> In the Land of Confucian -- Foreigners in China

In the Land of Confucian -- Foreigners in China

Week 4 (September 19, 1997)

Contribution from Mr. John Rausch: Karaoke, Bowling, China

Self-introduction from the contributor:

My name is John Rausch. I'm a consulting staff engineer at Lexis-Nexis in Dayton, Ohio. Given that, I escape to the remainder of the world as often as possible. I try to visit a new and obscure place in Europe and sometimes other parts of the world at least twice a year for two weeks or so. The rest of the year, I round up traveling companions (no more than four) to go along for the ride.

I always give myself a challenge of trying to locate something I would like to have on each trip to help make it interesting. For example, I collect mechanical puzzles ( and on my recent China trip, I tried to find old Chinese puzzles from the 1800's in the antique stores and villages. It's amazing how much trouble people will go to help when they realize you are looking for something out of the ordinary. For example, you will get a simple "no" if you try to find Mao Jackets in China. But show them a picture of old candy dishes in the shape of a tangram puzzle and they'll be walking all over town with you. I did manage to find just such a set of dishes which helped make the trip complete.

Another tip for the adventurous types visiting China involves bicycling and the Global Positioning Satellite System (GPS). I took along my Garmin GPS-12 and rented a bicycle in Beijing and Leshan. No need to read the street signs (what street signs?). Just go where you want until you feel like you're about half way finished for the day and let your trusty (you can trust them) GPS receiver to lead you home. Much more fun than planning a route or getting lost. If you have a PC and Encarta World Atlas, you can program in many significant waypoints before leaving home to help you stay oriented. Cities, roads geographic features, etc. -- john@

John Rausch went to visit Chengdu, the capital city of the most populated province in China--the Sichuan province (population: over 100 million) with a Chinese man he works with at Lexis-Nexis, Dayton, Ohio, USA. He wants to share his experience with the karaoke bars and bowling in China and other miscellaneous thoughts about China.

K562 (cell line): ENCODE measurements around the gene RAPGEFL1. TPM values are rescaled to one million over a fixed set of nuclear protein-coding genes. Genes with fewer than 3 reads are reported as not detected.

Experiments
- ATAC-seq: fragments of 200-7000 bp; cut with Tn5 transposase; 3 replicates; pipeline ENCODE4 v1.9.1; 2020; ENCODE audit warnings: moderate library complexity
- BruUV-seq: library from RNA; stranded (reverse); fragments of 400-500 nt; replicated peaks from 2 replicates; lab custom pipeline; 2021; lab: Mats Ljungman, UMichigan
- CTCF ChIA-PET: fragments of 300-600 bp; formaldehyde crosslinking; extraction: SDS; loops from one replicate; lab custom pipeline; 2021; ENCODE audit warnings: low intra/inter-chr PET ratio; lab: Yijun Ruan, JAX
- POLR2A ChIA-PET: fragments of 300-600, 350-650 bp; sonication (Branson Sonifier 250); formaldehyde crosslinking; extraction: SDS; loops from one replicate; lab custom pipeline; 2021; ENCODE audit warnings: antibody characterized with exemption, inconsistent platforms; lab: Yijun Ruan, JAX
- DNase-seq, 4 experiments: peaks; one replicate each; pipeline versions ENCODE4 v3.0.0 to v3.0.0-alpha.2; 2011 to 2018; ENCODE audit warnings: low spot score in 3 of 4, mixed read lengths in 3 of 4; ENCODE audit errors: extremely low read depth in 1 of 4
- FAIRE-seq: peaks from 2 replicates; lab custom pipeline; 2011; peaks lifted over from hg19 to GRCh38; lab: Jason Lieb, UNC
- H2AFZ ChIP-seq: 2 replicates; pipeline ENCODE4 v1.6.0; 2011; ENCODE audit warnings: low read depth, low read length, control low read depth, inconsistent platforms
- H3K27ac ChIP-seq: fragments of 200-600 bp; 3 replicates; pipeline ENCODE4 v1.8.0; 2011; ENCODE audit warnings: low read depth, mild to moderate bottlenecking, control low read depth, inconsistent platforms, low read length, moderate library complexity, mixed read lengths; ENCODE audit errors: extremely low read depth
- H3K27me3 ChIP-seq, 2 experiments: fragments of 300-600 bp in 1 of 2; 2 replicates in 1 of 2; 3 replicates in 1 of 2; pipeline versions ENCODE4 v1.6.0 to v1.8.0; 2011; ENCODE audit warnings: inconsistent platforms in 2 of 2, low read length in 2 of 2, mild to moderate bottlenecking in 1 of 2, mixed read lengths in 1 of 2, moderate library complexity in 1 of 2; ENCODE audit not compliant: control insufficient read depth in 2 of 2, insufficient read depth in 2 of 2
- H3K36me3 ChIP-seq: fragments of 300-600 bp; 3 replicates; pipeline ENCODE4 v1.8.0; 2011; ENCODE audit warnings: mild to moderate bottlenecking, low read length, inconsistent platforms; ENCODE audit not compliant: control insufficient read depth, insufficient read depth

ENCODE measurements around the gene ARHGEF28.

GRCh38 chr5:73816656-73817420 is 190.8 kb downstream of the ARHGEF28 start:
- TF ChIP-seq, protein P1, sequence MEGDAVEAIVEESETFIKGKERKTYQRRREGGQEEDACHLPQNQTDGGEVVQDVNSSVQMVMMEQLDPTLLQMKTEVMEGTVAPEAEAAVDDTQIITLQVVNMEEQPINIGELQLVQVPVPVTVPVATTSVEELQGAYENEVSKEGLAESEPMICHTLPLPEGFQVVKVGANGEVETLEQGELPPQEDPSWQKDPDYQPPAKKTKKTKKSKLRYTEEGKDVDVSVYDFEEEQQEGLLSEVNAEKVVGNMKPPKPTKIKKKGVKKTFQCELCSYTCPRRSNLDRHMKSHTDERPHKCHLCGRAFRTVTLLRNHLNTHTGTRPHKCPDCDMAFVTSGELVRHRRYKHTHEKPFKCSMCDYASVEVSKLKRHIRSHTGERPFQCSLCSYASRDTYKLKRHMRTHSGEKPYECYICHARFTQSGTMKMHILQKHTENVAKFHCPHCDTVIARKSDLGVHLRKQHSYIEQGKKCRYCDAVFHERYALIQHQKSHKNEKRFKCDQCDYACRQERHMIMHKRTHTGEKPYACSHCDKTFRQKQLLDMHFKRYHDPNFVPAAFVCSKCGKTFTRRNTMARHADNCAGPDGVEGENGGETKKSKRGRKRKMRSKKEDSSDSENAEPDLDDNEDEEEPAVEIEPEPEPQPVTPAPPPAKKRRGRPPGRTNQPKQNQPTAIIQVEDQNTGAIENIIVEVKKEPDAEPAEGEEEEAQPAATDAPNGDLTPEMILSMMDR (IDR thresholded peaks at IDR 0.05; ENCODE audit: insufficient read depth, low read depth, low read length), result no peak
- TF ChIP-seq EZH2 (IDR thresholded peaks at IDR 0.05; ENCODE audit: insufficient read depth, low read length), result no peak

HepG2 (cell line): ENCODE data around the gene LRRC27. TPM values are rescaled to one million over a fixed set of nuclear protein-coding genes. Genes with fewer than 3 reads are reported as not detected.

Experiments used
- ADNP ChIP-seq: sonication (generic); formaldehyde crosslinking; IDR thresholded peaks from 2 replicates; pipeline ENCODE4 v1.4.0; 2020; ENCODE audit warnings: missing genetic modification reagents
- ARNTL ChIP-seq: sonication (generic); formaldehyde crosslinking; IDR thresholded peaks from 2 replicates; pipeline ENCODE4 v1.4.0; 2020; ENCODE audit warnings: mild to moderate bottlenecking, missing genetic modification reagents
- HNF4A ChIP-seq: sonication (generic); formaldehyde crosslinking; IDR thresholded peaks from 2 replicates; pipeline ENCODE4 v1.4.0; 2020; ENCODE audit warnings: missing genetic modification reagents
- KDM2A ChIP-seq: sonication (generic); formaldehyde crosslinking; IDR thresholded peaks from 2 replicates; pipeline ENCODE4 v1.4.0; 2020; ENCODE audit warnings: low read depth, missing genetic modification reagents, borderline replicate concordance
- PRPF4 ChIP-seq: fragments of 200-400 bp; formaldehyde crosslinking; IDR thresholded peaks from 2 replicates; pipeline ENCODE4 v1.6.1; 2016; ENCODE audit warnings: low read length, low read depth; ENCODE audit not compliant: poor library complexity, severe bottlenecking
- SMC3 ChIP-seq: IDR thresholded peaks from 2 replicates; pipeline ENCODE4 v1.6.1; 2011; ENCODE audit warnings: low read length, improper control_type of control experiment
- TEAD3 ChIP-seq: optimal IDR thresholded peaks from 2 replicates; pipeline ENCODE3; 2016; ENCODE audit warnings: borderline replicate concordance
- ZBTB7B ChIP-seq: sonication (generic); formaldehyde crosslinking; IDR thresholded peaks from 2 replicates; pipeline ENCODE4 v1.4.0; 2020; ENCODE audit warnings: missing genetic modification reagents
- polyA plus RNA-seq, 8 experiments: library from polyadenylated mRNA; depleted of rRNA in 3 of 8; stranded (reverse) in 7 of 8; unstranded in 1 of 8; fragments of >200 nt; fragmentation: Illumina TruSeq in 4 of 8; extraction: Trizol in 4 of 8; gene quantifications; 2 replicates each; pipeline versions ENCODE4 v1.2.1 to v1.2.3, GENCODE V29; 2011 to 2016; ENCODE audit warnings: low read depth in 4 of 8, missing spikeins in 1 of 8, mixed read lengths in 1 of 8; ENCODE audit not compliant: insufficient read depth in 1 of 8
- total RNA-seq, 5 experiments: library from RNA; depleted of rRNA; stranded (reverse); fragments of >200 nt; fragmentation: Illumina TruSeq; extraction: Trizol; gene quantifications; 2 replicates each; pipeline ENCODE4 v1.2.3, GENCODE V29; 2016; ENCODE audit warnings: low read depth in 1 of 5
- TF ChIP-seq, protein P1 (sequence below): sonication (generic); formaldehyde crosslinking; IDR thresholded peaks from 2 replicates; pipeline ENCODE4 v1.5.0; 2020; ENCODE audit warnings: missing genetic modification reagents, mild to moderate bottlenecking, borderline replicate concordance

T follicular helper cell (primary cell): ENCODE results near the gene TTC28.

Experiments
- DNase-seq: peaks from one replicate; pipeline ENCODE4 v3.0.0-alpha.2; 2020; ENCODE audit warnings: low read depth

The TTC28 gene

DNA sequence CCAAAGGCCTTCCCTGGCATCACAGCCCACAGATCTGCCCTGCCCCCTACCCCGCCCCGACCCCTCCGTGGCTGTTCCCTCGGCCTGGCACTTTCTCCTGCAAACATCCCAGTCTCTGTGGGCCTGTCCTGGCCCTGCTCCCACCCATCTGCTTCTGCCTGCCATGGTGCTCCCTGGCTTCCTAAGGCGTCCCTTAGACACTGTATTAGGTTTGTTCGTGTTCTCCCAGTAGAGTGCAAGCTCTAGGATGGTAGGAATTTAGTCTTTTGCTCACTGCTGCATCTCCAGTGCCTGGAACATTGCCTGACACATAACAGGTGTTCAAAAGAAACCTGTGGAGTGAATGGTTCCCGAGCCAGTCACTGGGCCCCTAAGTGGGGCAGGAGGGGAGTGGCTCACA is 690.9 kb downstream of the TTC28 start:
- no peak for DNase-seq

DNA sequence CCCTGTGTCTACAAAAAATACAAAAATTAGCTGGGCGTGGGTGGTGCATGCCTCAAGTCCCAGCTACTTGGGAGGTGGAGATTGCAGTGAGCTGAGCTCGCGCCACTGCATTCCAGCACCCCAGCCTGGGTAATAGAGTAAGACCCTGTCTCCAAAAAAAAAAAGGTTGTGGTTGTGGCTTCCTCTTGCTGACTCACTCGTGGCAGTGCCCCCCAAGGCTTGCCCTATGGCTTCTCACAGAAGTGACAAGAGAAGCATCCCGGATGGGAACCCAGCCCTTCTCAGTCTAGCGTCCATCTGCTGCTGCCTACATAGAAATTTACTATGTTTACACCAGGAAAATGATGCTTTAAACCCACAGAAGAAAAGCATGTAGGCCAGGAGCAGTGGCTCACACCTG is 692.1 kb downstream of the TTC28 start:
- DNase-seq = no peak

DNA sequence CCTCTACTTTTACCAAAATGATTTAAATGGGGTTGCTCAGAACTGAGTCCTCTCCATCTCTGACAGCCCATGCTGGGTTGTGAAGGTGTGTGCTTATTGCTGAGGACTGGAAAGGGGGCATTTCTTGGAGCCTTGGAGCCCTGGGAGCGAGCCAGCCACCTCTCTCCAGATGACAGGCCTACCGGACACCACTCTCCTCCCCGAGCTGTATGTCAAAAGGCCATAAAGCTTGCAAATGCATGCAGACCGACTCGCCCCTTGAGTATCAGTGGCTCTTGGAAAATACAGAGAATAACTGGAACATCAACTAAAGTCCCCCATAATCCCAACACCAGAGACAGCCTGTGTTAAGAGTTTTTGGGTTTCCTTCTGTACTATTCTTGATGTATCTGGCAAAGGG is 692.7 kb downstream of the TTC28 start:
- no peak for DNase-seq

My friend's nephew, who lives in Leshan, was our "tour guide" for about a week in the Chengdu area. I was puzzled by the large number of neon signs that seemed to be everywhere and ended with "OK". Seems there are no Chinese characters for the sound "OK" so they have two that sound something like "ka li" and simply follow them with the letters "OK". We went to one with the nephew, who is a sanitary inspector for Leshan (one wonders what that could possibly mean) and is therefore very corrupted.

Not to mention that his mother-in-law is the head of the Agricultural Bank of China for the region, which adds to the influence and corruption. He had the place cleared of all local patrons for the three of us plus two friends (blood brothers in the local version of the Mafia). While we were waiting for the locals to leave, we were seated in a small private room with some tea. It turns out that there are several of these rooms which are used for gambling. Well, the bar was full of "karaoke girls". Two each! They do not proposition you, except to buy them drinks and dance. Other opportunities are available, especially in the private dance rooms! Horizontal dancing, for example. When we left, I saw no money change hands. Very strange. By the way, I did not dance vertically or horizontally.

On one evening, the mother-in-law took us out to dinner at a very nice restaurant. As we were finishing the meal, she asked (my friend translating) if I would like some after-dinner entertainment or activities. Why not? We drive in her new black Honda Accord (with a personal driver) to a place in the downtown area. When we went up the stairs to the second floor I find out what the "entertainment" is - - BOWL-ING! The Chinese emphasize both syllables. AMF pin spotters and the whole nine yards. It seem that bowling is the activity of the wealthy in China. It is very expensive. Much more so than the U.S.

I had many of the same experiences and feelings found in the articles [that Robert Westbrook wrote in My China series--CBW editor]. Ones that stick in my mind are the rip off of foreigners at every opportunity. Nearly everyone who attended a conference in Beijing was whisked away by a private taxi drive at the airport and told the fare was 450 RMB (should have been about 150) to the university. Only those who had been there before managed to escape. And the noise! The Lonely Planet guide suggests ear plugs. I couldn't believe it. I should have. Mr. Mafioso Nephew has 40,000 kilometers on his Honda and the horn is worn out! A tee shirt in Yangshuo had "Peoples Republic of Noise" on it. Even they know!

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